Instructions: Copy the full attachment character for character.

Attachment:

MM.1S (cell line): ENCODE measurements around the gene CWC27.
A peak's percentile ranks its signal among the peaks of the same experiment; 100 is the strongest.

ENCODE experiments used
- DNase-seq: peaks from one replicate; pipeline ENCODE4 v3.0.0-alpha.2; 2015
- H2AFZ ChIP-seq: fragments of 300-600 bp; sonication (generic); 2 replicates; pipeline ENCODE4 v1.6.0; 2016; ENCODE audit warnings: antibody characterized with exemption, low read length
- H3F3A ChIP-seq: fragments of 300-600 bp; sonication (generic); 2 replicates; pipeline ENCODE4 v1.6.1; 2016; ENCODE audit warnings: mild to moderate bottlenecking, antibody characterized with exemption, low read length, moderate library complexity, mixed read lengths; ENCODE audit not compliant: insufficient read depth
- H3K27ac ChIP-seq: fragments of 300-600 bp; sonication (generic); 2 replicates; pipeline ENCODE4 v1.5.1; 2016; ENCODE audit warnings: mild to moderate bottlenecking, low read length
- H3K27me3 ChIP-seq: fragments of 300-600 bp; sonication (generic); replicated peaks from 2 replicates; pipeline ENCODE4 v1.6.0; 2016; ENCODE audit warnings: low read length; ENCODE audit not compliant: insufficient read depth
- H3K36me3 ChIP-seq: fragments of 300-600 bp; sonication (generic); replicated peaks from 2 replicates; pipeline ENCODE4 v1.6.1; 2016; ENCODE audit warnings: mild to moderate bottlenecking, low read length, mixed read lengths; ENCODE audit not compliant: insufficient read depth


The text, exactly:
MM.1S (cell line): ENCODE measurements around the gene CWC27.
A peak's percentile ranks its signal among the peaks of the same experiment; 100 is the strongest.

ENCODE experiments used
- DNase-seq: peaks from one replicate; pipeline ENCODE4 v3.0.0-alpha.2; 2015
- H2AFZ ChIP-seq: fragments of 300-600 bp; sonication (generic); 2 replicates; pipeline ENCODE4 v1.6.0; 2016; ENCODE audit warnings: antibody characterized with exemption, low read length
- H3F3A ChIP-seq: fragments of 300-600 bp; sonication (generic); 2 replicates; pipeline ENCODE4 v1.6.1; 2016; ENCODE audit warnings: mild to moderate bottlenecking, antibody characterized with exemption, low read length, moderate library complexity, mixed read lengths; ENCODE audit not compliant: insufficient read depth
- H3K27ac ChIP-seq: fragments of 300-600 bp; sonication (generic); 2 replicates; pipeline ENCODE4 v1.5.1; 2016; ENCODE audit warnings: mild to moderate bottlenecking, low read length
- H3K27me3 ChIP-seq: fragments of 300-600 bp; sonication (generic); replicated peaks from 2 replicates; pipeline ENCODE4 v1.6.0; 2016; ENCODE audit warnings: low read length; ENCODE audit not compliant: insufficient read depth
- H3K36me3 ChIP-seq: fragments of 300-600 bp; sonication (generic); replicated peaks from 2 replicates; pipeline ENCODE4 v1.6.1; 2016; ENCODE audit warnings: mild to moderate bottlenecking, low read length, mixed read lengths; ENCODE audit not compliant: insufficient read depth